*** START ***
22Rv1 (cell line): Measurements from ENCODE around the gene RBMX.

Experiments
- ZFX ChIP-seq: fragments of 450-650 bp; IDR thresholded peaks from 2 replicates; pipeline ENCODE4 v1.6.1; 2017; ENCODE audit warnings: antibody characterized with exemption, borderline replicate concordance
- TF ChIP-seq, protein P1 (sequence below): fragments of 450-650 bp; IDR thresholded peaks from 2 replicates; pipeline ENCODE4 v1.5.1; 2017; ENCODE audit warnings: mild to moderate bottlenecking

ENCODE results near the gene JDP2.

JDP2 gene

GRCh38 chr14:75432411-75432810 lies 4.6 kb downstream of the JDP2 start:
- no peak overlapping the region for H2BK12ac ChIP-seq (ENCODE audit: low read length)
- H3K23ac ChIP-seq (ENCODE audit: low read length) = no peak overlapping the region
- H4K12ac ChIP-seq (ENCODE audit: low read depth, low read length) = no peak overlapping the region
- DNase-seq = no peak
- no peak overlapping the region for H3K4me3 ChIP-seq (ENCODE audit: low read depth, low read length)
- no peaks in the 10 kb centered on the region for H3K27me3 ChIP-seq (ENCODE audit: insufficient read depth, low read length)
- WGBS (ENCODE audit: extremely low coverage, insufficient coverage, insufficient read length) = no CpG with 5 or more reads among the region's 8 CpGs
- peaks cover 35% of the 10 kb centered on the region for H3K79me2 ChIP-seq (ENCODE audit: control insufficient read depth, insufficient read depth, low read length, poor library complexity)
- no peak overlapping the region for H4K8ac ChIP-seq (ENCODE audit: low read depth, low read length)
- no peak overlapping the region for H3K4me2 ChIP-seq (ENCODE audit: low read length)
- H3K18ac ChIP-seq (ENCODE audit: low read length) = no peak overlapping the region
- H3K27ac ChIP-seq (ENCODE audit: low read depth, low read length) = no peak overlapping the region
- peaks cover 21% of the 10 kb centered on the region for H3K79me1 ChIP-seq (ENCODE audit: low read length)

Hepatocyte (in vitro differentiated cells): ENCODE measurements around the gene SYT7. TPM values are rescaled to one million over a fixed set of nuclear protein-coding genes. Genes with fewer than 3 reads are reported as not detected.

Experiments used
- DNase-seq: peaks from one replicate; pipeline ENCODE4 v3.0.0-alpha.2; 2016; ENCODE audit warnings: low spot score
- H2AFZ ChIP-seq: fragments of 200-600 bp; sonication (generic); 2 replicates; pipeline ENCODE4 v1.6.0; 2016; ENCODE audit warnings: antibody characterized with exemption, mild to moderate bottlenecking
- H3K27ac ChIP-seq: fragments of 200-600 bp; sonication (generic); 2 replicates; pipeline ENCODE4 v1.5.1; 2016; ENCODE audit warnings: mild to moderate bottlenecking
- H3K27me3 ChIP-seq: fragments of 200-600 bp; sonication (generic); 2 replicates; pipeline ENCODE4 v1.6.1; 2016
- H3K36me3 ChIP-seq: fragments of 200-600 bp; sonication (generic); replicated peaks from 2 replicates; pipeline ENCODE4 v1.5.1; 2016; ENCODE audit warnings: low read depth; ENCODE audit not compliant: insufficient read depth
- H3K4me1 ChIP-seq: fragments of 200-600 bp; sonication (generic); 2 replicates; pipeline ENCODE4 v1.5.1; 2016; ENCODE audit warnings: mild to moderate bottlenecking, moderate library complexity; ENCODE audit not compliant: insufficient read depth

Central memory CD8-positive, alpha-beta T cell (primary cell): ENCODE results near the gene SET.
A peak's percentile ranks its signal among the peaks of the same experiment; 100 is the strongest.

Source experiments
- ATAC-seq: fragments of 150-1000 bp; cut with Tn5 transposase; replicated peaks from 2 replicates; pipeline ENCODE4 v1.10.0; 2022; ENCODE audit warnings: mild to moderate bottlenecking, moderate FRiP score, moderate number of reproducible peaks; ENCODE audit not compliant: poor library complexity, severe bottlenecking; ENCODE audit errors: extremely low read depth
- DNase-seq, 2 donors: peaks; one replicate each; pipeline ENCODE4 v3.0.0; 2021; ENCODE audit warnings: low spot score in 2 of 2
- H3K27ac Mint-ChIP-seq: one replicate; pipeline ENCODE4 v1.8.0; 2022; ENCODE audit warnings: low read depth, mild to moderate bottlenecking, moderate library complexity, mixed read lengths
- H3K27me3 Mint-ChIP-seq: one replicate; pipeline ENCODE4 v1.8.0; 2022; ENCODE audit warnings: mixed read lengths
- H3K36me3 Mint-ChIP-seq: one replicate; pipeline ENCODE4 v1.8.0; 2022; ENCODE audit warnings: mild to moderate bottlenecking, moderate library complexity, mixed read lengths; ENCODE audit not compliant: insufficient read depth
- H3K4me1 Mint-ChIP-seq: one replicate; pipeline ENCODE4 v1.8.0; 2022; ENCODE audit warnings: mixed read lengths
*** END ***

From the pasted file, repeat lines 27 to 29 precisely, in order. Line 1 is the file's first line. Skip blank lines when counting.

- H3K36me3 ChIP-seq: fragments of 200-600 bp; sonication (generic); replicated peaks from 2 replicates; pipeline ENCODE4 v1.5.1; 2016; ENCODE audit warnings: low read depth; ENCODE audit not compliant: insufficient read depth
- H3K4me1 ChIP-seq: fragments of 200-600 bp; sonication (generic); 2 replicates; pipeline ENCODE4 v1.5.1; 2016; ENCODE audit warnings: mild to moderate bottlenecking, moderate library complexity; ENCODE audit not compliant: insufficient read depth

Central memory CD8-positive, alpha-beta T cell (primary cell): ENCODE results near the gene SET.